This page provides information about the research methods used in the UK Medical Application Cohort Study to help find solutions to problems facing the UK medical workforce.
UKMACS aims to produce evidence that will improve the medical workforce and benefit patients
UKMACS consists of two interlinked workstreams, which will benefit patients by 1) improving how medical schools attract and select future doctors from diverse backgrounds, and 2) providing the foundation for research on how medical selection shapes the medical workforce.
Workstream 1: Improving informed choice in potential applicants to medicine
- How do medical applicant characteristics influence choice of medical school and application success?
- Which factors influence applicant choice of medical school?
- Do factors influencing choice vary by applicant background?
- Does applicant choice of medical school mediate the relationship between applicant background and likelihood of gaining a place to study medicine?’
Interviews will establish how factors affecting choice of medical school vary by applicant background. Participants will be potential applicants to medicine from non-traditional backgrounds attending widening participation activities, plus current first year students at up to seven medical schools (Brighton & Sussex, Dundee, Exeter, Hull York, Lancaster, Southampton, UCL). Up to ten participants from each medical school will take part, resulting in 70 interviewees – 35 from each group. The medical schools chosen according to the seven application clusters identified in Garrud’s work.
Interview findings will be used to develop a questionnaire to measure reasons for choices in a nationally representative sample of medical applicants from traditional and non-traditional backgrounds. The questionnaire will also measure factors previously found to influence performance as a medical student and doctor.
Potential medical applicants registering to take UKCAT between May and October 2019 will be eligible to take part. It will be made clear to applicants that this research is sponsored by the NIHR and is entirely separate from the application process. Consent to take part in the study, and to have data linked with UKMED, UKCAT, and UCAS data will be sought.
A follow-up questionnaire will be given to all UKCAT registrants just after the medical school application deadline in mid-October 2019. Those who did not respond to the first questionnaire will be given the opportunity to enrol in the study. For those who take UKCAT and apply to study medicine in 2019, the questionnaire will measure the medical school choices, reasons for those choices, and applicants’ information sources. Those who didn’t take UKCAT and who took UKCAT but didn’t apply will be asked why not and what they have decided to do instead, including deferring application to the following year.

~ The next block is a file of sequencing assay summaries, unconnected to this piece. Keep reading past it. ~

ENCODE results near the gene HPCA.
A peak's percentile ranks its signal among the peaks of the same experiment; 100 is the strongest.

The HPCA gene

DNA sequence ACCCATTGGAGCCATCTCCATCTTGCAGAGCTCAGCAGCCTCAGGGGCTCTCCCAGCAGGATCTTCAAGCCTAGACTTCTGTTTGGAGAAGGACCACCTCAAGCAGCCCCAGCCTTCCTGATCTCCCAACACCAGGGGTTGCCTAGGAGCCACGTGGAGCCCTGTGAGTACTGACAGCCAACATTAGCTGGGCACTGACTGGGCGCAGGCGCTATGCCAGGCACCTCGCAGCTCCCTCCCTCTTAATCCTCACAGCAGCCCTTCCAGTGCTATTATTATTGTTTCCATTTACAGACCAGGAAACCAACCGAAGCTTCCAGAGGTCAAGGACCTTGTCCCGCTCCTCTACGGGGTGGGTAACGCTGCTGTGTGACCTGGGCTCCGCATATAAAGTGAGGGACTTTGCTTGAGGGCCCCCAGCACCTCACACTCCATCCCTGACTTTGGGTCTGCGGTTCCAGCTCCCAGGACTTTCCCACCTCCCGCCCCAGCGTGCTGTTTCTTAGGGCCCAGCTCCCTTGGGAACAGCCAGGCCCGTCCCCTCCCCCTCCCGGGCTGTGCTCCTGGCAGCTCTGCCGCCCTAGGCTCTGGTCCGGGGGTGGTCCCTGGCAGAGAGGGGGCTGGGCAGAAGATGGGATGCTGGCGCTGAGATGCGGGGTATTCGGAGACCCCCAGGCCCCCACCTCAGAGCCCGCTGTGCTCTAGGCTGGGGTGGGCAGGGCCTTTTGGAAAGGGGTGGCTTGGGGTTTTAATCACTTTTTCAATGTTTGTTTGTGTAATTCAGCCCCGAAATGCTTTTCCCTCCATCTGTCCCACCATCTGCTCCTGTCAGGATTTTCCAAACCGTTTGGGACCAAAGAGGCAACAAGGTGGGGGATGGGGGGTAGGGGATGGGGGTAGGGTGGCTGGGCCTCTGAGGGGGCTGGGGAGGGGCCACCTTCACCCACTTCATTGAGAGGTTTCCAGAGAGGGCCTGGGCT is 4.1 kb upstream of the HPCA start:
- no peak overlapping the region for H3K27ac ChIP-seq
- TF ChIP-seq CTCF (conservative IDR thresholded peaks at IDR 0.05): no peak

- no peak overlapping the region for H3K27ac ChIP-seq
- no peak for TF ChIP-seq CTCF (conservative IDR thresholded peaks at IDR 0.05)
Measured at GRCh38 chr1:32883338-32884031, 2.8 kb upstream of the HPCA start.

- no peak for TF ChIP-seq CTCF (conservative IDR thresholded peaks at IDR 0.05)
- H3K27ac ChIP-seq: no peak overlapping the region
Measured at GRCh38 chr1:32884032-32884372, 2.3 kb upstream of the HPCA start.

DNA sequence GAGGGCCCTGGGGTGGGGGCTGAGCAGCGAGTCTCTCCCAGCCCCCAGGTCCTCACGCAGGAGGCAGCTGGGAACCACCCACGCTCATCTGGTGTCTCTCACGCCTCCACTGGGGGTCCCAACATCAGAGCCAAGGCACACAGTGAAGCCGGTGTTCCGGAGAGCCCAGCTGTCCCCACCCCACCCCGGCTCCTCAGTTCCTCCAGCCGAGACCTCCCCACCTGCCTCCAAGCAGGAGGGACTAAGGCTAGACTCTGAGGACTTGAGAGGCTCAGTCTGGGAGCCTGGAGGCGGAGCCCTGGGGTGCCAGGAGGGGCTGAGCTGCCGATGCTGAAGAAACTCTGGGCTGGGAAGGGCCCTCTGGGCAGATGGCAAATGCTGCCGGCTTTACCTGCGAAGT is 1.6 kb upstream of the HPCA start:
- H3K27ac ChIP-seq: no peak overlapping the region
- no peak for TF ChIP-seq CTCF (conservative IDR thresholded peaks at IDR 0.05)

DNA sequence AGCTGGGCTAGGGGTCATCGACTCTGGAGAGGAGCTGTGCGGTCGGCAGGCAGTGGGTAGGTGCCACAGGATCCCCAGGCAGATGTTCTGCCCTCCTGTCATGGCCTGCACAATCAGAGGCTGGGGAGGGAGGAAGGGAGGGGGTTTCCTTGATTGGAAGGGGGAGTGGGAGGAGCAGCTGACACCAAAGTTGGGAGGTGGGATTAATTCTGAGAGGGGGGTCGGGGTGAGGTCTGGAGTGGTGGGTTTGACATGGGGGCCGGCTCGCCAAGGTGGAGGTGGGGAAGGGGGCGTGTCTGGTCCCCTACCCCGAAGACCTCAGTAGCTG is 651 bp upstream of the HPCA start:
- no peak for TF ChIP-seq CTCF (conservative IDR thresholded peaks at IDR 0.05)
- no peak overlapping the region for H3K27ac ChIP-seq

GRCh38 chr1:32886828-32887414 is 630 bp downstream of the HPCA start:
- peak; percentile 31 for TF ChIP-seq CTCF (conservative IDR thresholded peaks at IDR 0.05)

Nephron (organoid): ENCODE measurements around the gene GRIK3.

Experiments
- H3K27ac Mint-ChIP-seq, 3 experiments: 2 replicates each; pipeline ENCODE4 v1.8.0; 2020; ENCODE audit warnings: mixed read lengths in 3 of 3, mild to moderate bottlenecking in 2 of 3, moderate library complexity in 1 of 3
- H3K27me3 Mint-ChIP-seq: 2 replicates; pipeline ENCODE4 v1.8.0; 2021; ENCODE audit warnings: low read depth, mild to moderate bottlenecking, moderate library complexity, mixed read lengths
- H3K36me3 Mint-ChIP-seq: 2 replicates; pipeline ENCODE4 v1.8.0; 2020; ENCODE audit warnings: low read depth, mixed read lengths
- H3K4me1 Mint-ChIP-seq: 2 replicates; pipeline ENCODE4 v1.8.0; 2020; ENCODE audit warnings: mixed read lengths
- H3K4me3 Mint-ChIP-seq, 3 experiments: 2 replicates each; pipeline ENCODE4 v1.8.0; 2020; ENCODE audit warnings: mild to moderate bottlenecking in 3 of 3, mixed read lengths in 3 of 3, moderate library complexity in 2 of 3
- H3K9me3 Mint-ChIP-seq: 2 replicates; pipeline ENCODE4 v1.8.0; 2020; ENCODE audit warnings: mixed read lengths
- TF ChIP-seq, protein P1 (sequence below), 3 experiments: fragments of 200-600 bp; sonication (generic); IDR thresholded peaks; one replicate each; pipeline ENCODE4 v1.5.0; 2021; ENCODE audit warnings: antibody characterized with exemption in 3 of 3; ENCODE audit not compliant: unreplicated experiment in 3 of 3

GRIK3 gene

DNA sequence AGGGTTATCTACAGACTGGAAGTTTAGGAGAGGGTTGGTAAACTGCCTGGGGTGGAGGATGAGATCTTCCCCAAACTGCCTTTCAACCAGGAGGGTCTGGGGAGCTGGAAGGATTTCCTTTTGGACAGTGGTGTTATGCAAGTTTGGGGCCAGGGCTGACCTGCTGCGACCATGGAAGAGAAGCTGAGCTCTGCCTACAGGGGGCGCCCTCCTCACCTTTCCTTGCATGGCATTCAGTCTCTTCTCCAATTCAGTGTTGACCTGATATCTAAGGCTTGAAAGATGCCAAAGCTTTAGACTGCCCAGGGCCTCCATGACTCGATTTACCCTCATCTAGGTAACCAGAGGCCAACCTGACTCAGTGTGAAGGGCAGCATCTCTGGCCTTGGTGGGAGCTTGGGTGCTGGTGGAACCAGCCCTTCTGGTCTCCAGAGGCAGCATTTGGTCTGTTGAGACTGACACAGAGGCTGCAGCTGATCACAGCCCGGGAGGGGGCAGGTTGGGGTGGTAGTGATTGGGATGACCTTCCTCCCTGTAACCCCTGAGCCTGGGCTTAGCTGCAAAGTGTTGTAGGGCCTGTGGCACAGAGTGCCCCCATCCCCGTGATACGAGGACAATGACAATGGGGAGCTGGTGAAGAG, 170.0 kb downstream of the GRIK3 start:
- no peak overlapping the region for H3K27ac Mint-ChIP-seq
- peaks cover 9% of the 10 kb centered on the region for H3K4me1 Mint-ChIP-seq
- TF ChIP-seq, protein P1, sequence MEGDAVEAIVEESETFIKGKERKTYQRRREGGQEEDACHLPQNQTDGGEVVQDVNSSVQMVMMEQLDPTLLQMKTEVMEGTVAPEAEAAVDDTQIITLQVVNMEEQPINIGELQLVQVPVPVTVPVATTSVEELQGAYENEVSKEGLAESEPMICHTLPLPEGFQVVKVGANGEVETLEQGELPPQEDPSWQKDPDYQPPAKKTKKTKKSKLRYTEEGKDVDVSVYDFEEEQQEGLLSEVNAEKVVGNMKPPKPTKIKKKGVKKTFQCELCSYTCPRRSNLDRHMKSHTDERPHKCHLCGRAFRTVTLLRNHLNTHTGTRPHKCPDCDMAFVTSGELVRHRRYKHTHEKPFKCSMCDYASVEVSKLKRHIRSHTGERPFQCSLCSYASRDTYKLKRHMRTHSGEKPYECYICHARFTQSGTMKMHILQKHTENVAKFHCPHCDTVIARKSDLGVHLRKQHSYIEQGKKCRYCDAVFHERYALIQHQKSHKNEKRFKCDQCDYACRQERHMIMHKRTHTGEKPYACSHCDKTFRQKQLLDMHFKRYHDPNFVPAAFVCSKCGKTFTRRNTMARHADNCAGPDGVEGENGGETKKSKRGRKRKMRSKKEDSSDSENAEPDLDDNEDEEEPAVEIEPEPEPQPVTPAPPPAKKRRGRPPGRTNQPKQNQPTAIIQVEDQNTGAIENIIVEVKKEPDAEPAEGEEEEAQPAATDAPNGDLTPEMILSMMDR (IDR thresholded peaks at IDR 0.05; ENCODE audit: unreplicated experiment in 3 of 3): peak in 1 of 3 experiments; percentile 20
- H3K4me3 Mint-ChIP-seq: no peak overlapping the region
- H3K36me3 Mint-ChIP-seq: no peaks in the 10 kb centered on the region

Together with Medical Schools Council (MSC), in particular the MSC Selection Alliance, the research results will be used to develop a tool for medical schools to enable them to help potential applicants make informed choices. The tool will provide schools with information such as the socio-demographic and academic profile of their applicants and entrants, information about why applicants from different backgrounds choose or don’t choose them, and which information potential applicants from different backgrounds value. The tool will be designed to enable schools to these data to improve the information they provide to potential applicants, especially those from non-traditional backgrounds.
Workstream 2: Providing the foundation for a longitudinal cohort study of applicants to UK medicine
The questionnaire data will be linked into the UK Medical Education Database (UKMED) with support from stakeholders the General Medical Council and Medical Schools Council. It is anticipated that these data will be made available in anonymised form to other researchers via the standard UKMED research process (see https://www.ukmed.ac.uk/research ).